“The MLPA process completely disregards tribal gathering rights and only permits discussion of commercial and recreational harvest,” Myers said. “The whole process is inherently flawed by institutionalized racism. It doesn’t recognize tribes as political entities, or tribal biologists as legitimate scientists.”
The MLPA, overseen by oil industry, real estate, marina development and other corporate operatives, does nothing to protect ocean waters from water pollution, oil drilling and spills, corporate aquaculture, wave energy development, habitat destruction, military testing and human impacts on the ocean other than fishing and gathering.
The Resources Legacy Fund Foundation, a private corporation, funds the unpopular initiative. The David and Lucile Packard Foundation (Hewlitt-Packard) has contributed $8.2 million to fund MLPA hearings through the Resources Legacy Fund Foundation, while the Gordon and Betty Moore Foundation (Intel) has donated $7.4 million to the widely contested process. The Laguna Beach-based Marisla Foundation, founded by Getty Oil heiress Anne Getty Earhart, gave another $3 million. The Keith Campbell Foundation contributed $1.2 million to the MLPA through the Resources Legacy Fund Foundation. Finally, the Annenberg Foundation contributed $200,000.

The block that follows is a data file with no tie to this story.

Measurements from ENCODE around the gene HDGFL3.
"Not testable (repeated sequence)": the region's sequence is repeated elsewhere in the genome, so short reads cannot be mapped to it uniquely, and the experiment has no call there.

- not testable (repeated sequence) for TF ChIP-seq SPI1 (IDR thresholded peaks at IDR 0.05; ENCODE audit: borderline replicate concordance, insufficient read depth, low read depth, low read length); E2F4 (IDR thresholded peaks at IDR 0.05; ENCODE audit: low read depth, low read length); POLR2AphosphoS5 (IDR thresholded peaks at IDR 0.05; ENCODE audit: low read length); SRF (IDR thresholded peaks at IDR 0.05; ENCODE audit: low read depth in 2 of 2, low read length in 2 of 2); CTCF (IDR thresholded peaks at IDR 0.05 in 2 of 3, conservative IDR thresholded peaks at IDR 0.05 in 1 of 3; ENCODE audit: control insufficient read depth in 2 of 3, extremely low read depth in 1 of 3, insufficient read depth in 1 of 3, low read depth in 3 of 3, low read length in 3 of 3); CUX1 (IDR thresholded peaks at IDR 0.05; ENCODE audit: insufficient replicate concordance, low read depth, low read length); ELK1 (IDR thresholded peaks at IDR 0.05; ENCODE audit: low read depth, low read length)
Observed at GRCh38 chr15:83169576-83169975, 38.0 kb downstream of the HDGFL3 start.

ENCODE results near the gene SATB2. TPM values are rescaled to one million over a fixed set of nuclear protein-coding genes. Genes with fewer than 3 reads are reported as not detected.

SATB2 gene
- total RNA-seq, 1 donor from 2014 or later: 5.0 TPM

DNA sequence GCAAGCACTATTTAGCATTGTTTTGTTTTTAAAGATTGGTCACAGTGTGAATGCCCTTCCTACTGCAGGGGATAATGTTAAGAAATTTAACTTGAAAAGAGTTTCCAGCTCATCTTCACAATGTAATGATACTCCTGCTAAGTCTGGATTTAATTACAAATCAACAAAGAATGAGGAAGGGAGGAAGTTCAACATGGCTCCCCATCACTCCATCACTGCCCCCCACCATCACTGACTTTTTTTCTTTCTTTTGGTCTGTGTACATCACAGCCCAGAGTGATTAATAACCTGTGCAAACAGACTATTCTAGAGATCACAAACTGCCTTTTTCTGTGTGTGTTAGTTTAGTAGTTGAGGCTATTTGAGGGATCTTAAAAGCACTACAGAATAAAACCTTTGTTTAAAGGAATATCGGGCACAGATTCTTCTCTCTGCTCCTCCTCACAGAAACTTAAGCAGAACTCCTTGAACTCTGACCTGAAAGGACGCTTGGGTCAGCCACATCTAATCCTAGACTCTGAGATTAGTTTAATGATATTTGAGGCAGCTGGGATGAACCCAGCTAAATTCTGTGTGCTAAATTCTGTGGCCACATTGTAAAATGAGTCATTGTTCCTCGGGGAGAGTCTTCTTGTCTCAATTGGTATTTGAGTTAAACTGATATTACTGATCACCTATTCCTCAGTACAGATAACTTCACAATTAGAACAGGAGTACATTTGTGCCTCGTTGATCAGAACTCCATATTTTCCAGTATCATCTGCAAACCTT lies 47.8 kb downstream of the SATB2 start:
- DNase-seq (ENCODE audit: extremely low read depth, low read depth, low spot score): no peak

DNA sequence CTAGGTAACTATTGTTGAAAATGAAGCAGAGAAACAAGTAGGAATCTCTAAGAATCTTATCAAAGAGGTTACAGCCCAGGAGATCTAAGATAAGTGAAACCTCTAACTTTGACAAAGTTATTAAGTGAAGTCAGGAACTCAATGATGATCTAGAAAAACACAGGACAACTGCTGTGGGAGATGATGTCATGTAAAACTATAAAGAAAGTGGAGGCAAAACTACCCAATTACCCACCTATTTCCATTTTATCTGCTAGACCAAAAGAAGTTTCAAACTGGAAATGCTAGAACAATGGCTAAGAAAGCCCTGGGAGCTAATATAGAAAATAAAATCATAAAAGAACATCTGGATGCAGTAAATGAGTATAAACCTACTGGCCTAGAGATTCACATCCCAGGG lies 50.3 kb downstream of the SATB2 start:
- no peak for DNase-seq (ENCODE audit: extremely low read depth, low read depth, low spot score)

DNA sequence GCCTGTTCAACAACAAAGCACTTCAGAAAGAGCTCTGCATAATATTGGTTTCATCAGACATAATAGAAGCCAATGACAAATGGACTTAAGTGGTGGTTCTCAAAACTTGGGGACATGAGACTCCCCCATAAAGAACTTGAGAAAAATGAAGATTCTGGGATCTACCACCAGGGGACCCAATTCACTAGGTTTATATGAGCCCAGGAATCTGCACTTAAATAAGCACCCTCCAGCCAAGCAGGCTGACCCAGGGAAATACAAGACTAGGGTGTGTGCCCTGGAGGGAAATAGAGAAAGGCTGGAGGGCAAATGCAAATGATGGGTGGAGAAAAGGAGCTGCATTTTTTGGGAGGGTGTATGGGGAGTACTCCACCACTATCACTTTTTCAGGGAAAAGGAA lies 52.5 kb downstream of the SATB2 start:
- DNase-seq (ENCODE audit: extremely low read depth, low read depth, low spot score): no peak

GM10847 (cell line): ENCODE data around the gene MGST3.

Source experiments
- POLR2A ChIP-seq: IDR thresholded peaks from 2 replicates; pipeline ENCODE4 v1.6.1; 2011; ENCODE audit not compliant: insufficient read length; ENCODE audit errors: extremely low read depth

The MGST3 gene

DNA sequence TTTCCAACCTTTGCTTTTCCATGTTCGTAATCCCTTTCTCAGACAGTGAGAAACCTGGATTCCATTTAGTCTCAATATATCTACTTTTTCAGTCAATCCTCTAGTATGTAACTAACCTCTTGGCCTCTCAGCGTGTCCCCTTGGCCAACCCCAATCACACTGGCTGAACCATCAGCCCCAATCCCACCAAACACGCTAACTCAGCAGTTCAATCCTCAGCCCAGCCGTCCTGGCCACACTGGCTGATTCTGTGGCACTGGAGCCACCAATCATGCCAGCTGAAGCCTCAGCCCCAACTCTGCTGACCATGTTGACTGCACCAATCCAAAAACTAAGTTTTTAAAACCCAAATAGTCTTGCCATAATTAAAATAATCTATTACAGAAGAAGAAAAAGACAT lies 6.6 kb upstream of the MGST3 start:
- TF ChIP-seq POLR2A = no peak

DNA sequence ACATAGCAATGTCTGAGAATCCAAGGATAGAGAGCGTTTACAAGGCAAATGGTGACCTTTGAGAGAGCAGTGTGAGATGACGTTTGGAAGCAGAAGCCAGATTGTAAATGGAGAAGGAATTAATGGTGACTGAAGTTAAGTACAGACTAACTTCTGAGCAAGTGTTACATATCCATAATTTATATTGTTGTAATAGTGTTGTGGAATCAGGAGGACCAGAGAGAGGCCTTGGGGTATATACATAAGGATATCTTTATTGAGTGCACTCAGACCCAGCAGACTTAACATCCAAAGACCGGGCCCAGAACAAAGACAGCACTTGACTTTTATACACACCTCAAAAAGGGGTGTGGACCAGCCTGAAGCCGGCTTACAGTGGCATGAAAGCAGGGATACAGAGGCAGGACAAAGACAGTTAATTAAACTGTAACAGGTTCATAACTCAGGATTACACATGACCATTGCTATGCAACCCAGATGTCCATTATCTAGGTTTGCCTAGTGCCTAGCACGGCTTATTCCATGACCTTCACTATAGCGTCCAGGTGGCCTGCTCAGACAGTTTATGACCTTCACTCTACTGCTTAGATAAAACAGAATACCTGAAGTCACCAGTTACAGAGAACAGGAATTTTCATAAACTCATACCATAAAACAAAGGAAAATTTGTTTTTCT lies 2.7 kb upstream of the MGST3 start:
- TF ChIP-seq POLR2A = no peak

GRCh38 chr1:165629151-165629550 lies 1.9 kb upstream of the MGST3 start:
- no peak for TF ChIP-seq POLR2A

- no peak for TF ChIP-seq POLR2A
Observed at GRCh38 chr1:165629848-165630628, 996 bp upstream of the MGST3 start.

Around the world, similar marine initiatives are also under fire. The African Union recently backed Mauritius against the United Kingdom in the dispute over the Chagos Islands in the Indian Ocean. Secret cables between the U.S. and British governments released to the Guardian by Wikileaks disclosed how the “marine protected area” supported by Greenpeace and other corporate environmental groups was installed to deny the native Chagossians the right of return and allow alleged CIA interrogation of terror suspects on the U.S. military base at Diego Garcia.